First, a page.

The Importance of unhindered flow

While the stage-gate approach may provide a sense of control in complex environments, it can be counter-productive to the intentions of management. By imposing more structure and control, management teams can stifle creativity and innovation, and create unnecessary bureaucracy. Instead, management teams should focus on creating an environment that fosters unhindered flow, which can lead to breakthroughs in product development and improved outcomes for the organization.

Empowering teams to work in unhindered flow allows them to experiment, innovate, and deliver. It also fosters a culture of accountability and transparency, as teams are responsible for delivering value within the allotted time.

In a timeboxing approach to portfolio management, teams are given more autonomy to make decisions and prioritize their work based on the feedback they receive. Rather than controlling adherence of the work that must be delivered, senior management teams should focus the time spent on achieving an objective.

Stage gates represents hand-overs. By reducing handovers and promoting cross-functional collaboration, the timeboxing approach help to eliminate silos and promotes a shared understanding of the the commonly shared objective.

Trust is a cornerstone

Senior Management teams might worry that without predefined gates, there is a risk that projects may lose focus or direction. Teams may become too engrossed in experimentation and lose sight of the overall objective. Especially in the absence of trust between team and management, more focus on control, transparency, and compliance seem to be the common response.

Management may have concerns about whether the product teams can deliver value within the given time frame or whether the team’s decisions align with the overall strategy of the organization. They may also worry about whether the team’s decisions and actions are in line with the corporate values and principles.

In such cases, management may try to impose more control over the team’s decisions and actions, which goes against the fundamental principles of the timeboxing approach. This can lead to frustration and demotivation among the team members, who may feel that their autonomy and decision-making authority are being undermined.

A lack of trust can lead to a lack of transparency and communication. Without open and honest communication, team members may not receive the feedback they need to make informed decisions about their work, and they may not dare to raise concerns or issues that need to be addressed. At worst, the lack of trust can create a blame culture, where team members may feel that they are being held responsible for issues that are outside their control. This in turn can lead to a lack of accountability and a reluctance to take risks or make decisions, which can slow down the development process.

Providing support to clear the value stream for unhindered flow

By understanding the flow of work and the challenges faced by the product teams, management can provide targeted support and resources to help the teams succeed. Contrary to the gut-instict of the before mentioneed senior management teamms, they should focus more on empowering and supporting product teams rather than controlling them.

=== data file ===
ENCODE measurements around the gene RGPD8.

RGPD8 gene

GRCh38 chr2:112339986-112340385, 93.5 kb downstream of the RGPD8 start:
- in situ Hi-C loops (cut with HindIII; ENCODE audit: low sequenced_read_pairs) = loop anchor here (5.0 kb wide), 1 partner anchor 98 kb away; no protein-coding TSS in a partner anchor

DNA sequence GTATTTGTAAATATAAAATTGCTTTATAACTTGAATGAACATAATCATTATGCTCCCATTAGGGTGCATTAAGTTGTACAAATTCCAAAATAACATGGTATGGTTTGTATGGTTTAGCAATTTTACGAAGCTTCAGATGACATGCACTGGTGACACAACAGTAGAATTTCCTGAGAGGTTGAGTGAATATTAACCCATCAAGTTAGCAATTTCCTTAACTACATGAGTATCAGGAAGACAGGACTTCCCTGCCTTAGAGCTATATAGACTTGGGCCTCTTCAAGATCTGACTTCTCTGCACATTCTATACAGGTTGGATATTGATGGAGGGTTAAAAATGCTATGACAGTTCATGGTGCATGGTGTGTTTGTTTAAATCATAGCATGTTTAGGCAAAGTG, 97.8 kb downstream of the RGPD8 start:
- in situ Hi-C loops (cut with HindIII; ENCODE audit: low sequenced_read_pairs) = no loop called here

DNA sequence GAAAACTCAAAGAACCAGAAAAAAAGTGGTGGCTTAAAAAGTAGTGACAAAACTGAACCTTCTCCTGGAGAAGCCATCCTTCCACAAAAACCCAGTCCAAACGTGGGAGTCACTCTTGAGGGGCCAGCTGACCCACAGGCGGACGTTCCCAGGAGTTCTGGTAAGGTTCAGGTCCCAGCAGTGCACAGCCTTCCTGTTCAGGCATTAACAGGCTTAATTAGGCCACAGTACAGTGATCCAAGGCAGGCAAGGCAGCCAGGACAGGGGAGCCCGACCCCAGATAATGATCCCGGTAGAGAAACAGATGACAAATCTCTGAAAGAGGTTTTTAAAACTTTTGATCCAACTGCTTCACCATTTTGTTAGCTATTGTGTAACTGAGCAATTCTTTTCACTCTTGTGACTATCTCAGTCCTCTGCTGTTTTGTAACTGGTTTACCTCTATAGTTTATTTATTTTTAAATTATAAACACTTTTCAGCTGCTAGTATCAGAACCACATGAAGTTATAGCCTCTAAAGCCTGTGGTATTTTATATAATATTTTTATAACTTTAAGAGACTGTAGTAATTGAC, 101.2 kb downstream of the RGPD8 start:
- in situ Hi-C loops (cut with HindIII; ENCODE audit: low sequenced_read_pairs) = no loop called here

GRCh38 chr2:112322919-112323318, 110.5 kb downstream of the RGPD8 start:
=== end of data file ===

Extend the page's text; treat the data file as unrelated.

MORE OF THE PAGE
The controlling mentality of the stage-gate approach can lead to longer cycle times and more errors. Teams may focus more on meeting gate criteria than delivering value to the customer. This approach can also create silos and promote a “throw it over the wall” mentality, where team members may not have a shared understanding of the shared product development process. The result is often misunderstandings and errors, which can slow down the development process.

Unhindered flow for product teams, such as what the timeboxing approach allows, can lead to better cross-disciplinary collaboration with fewer handovers, shorter cycle times, fewer errors, less technical debt, and faster go-to-market. By fostering collaboration and communication, promoting cross-functional teams, and delivering value in small increments, the timeboxing approach enables teams to work more efficiently and effectively, delivering high-quality products that meet the customer’s needs.

An alternative approach for PMOs

If there was such thing as an agile PMO, it wouldn’t steer with stage gates, but rather timeboxes. It would focus more on managing outcome rather than output and put more trust on teams and individuals rather than a controlling process.

Rather than focusing on requirements and what output is to be expected, senior management teams should rather define how success looks like (a vision), recruit a team that has the foundation to make that happen, and provide the trust and funding to make it happen.

Management teams should not shy away from inspecting the work through recurring rituals defining cycles of development (timeboxes), but do so on the work, not on the process.

Through stable funding based on competences rather than work items, they should provide the trust and autonomy needed for teams to succeed. As teams are led astray, they should provide support and guidance to get them back on track through recurring inspection rituals. This is what product teams do themselves through sprints. Management can impose a similar structure, but rather in cadences of 2-3 months.

Using timeboxes instead of stage-gates can be a better alternative to the workings of traditional PMOs because it promotes a culture of flexibility, adaptability, and continuous improvement. By adopting an agile approach, senior management teams and PMOs can steer their teams towards faster innovation and better delivery velocity, which can ultimately result in a more competitive and successful organization.

Anders Toxboe Author

Based out of Copenhagen, Denmark, Anders Toxboe is a Product Discovery coach and trainer, helping both small and big clients get their product right. He also founded and a series of other projects. Follow Anders at @uipatternscom.